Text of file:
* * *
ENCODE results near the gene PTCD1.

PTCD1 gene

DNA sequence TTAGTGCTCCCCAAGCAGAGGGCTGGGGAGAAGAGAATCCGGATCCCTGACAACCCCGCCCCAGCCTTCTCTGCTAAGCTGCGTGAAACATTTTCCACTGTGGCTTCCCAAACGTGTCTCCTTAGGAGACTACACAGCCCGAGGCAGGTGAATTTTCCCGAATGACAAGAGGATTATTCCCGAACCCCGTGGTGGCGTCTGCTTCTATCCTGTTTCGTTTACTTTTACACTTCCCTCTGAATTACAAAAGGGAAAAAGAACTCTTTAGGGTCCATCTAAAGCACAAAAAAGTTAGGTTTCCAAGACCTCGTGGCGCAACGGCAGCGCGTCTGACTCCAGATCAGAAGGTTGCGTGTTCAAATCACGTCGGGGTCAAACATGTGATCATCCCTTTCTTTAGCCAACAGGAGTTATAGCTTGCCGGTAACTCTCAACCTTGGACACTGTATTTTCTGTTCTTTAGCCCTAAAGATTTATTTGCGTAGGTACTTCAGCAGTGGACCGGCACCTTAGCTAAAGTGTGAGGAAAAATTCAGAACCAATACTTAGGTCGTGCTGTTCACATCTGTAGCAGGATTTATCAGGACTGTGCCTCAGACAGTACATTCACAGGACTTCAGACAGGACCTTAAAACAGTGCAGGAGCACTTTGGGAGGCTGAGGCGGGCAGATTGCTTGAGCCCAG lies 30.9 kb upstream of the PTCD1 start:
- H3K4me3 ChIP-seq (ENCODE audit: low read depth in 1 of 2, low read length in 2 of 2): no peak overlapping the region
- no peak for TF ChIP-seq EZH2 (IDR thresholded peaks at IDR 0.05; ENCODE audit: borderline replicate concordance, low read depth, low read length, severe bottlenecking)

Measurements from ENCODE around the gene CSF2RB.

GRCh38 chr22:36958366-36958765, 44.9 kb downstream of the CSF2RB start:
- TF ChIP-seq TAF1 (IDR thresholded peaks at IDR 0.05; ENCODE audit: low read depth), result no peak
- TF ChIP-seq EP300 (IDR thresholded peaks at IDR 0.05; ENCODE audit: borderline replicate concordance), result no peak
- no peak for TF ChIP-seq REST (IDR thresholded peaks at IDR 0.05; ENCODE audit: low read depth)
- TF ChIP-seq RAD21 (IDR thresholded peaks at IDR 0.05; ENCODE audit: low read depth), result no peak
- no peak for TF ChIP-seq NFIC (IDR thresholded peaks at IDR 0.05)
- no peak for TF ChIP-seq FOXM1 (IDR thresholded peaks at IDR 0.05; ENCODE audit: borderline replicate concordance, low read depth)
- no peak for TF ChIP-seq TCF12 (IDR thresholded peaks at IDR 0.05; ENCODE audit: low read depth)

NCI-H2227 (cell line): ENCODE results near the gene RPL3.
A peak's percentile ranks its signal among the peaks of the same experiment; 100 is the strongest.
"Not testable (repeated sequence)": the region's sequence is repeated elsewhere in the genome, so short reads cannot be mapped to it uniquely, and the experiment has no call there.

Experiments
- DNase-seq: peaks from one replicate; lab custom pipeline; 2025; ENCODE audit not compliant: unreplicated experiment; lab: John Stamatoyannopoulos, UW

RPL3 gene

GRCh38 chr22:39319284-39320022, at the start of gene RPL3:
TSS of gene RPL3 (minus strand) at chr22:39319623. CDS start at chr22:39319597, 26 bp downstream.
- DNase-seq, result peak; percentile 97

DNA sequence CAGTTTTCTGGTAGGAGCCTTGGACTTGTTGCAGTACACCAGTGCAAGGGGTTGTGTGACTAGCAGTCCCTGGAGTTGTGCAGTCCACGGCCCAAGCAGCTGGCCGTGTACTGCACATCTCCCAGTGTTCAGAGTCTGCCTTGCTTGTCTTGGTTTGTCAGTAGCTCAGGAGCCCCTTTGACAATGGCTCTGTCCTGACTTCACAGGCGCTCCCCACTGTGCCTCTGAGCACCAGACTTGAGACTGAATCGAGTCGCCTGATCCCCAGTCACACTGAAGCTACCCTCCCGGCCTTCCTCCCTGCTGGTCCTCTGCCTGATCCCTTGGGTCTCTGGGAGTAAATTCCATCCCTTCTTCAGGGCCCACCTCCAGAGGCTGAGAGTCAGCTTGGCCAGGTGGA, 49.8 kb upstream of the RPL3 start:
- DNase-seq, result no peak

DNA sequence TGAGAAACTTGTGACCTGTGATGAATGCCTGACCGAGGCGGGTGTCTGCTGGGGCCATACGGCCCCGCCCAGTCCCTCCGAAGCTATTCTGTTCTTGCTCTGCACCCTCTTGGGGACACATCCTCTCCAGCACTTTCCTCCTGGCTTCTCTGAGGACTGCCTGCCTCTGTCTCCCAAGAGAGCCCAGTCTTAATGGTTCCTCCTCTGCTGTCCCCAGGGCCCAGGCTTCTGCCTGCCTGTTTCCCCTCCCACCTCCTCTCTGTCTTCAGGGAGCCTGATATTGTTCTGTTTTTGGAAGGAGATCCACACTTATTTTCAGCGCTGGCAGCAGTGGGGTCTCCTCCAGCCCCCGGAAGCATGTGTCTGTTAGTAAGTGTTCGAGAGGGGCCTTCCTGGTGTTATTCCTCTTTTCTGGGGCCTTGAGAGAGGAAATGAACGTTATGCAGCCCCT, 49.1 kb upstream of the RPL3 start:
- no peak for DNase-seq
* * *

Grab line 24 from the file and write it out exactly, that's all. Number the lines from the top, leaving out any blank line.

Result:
DNA sequence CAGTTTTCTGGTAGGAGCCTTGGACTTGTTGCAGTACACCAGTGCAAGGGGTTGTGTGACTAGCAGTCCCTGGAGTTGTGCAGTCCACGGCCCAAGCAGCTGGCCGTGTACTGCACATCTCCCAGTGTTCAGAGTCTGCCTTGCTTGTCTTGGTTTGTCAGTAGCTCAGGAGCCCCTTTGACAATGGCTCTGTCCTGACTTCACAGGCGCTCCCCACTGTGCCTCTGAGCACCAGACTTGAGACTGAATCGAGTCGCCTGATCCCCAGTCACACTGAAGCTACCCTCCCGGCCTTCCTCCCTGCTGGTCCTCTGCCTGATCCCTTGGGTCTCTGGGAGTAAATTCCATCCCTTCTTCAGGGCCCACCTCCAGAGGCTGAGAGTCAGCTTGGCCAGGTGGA, 49.8 kb upstream of the RPL3 start: